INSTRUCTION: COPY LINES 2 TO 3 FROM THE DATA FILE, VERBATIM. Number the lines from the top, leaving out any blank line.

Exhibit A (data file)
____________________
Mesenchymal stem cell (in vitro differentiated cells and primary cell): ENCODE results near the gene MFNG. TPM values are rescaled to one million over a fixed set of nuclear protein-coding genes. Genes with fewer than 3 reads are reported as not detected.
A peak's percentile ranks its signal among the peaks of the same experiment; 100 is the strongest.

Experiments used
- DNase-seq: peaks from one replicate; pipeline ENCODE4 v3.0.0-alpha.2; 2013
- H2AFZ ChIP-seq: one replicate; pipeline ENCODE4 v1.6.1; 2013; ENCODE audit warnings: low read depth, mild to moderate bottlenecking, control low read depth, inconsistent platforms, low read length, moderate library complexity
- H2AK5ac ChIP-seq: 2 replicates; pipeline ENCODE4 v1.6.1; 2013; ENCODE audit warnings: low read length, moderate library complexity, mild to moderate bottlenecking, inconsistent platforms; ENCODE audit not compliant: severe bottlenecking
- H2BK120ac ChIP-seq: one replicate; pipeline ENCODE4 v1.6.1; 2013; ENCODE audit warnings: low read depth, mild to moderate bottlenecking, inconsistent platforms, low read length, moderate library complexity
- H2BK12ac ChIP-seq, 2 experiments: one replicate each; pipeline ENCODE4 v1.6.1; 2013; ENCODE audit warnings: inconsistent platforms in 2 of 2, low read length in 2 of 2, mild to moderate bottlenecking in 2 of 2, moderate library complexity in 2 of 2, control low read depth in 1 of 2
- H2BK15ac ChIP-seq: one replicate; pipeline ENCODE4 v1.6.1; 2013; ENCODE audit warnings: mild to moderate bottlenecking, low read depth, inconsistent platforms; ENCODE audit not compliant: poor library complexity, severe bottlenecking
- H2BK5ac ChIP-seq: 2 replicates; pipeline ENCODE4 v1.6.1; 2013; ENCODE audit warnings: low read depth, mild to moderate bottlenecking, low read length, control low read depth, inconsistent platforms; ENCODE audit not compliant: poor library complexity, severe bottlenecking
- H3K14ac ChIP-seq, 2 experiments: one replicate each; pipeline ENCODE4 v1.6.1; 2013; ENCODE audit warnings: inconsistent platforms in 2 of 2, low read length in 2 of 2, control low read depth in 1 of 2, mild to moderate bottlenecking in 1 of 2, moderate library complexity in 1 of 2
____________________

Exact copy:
A peak's percentile ranks its signal among the peaks of the same experiment; 100 is the strongest.

Experiments used